As a longtime fan of Fred Rogers, I am enthusiastically awaiting the release of this summer’s movie “You Are My Friend.” The film depicts the real-life tale of a reporter who is sent to interview Mr. Rogers for a feature story and finds his entire life changed for the better through his interactions with the gentle, thoughtful man.
Fred Rogers’ TV show was called “Mr. Rogers’ Neighborhood,” and, indeed, Mr. Rogers was the best neighbor ever.
He was an ordained Presbyterian minister but saw a need for higher-quality children’s television. Instead of waiting for someone else to improve the situation, he set to work, using his many talents as a musician, writer and puppeteer.
Nearly everyone my age is familiar with Mr. Rogers’ red sweater and his theme song, “Won’t You Be My Neighbor?”
As a child, I sometimes watched his program. I can remember thinking, “This show moves pretty slowly,” but also realizing that observation was a welcome relief, not a criticism. Mr. Rogers gently and deliberately moved through his daily interactions with the people in his community, fed his fish, considered the adventures of a puppet kingdom and validated every viewer’s wonderfulness, just for being themselves.
I think a lot about what it means to be a neighbor, in the Christian sense. While I like the peppiness of the call-to-action hymns, I’ve never particularly related to being a Christian soldier, moving onward or otherwise. It’s too easy to confuse a war against sin with a war against sinners — who are, after all, my brothers, sisters and even myself. The whole point of Christ’s saving grace is there’s enough for everyone. No one has to lose. I’m a lover, not a fighter; a neighbor, not a soldier.
I rejoiced at the announcement in LDS General Conference that the home teaching and visiting teaching programs were being disbanded in favor of a more inclusive program of “ministering.”
Relief Society General President Sister Jean B. Bingham offered several examples of what ministering is supposed to look like: game nights, spending time getting to know people and authentic kindness. Instead of the assigned friendships of home and visiting teaching, it’s meant to be less formal and more adaptable to individual needs.
It seems to me we’re being called to be neighbors.
Lest anyone think I am putting down the old programs, let me point out the folks who were doing home and visiting teaching right were always genuinely ministering.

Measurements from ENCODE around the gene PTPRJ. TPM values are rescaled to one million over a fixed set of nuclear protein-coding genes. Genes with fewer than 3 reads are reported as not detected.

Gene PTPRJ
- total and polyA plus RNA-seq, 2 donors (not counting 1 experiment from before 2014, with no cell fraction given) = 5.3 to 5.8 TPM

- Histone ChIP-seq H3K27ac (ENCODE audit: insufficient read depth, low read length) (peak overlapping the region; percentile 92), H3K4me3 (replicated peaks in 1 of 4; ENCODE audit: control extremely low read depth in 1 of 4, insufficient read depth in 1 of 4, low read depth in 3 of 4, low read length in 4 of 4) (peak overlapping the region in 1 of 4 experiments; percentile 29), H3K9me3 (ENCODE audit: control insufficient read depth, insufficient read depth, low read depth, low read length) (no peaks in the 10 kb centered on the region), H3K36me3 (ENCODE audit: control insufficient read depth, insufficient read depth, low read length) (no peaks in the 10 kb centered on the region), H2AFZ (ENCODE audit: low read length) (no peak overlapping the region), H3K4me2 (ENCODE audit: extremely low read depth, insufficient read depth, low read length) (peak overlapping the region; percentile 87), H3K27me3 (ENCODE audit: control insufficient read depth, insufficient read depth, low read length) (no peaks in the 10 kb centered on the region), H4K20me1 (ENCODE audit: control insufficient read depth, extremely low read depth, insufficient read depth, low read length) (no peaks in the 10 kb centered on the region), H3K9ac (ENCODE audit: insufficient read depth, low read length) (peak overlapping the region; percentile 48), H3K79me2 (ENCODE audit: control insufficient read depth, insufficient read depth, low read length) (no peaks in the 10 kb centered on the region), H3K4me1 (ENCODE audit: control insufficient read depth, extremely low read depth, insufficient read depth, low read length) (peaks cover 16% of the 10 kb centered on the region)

Like that time when I moved to Utah from Hawaii as a broke newlywed college student, just in time for my first winter with snow? My visiting teacher showed up on my porch with a pair of secondhand waterproof boots in my size.
I stammered my thanks, momentarily embarrassed.
“She thinks we’re poor!” I lamented to my husband later.
“We are,” he replied. “She also thinks you’re cold, and you are. Do the boots fit?”
“Perfectly,” I admitted, realizing I shouldn’t let my pride ruin a very thoughtful gift. My new friend’s generosity kept my feet warm and dry all winter.
And that other time, years later, when I had baby twins and the thought of leaving the house to grocery shop was hopelessly daunting? Another visiting teacher texted me from the store and asked for my list so she could be my family’s delivery service. She likely saved my family from scurvy that year, when getting fresh produce was a very complicated and unlikely errand.
And still another time, when a wildfire swept through my neighborhood, and the folks from down the street hadn’t yet evacuated, so they came and stood in my yard with a hose and soaked the remaining hot spots after the firefighters had left and probably saved my home? Oh, wait. They weren’t my visiting teachers or my home teachers or even people in my church congregation at all — they were my kind and generous neighbors — proving yet again it’s not where you sit on Sundays but how you respond to people’s needs that counts as ministering.
Both giving and receiving loving service bring opportunities to bask in God’s love for His children.
Let us approach this new call to minister in our communities with the sincere, accepting neighborliness of Mr. Rogers and the gentle power of the Savior.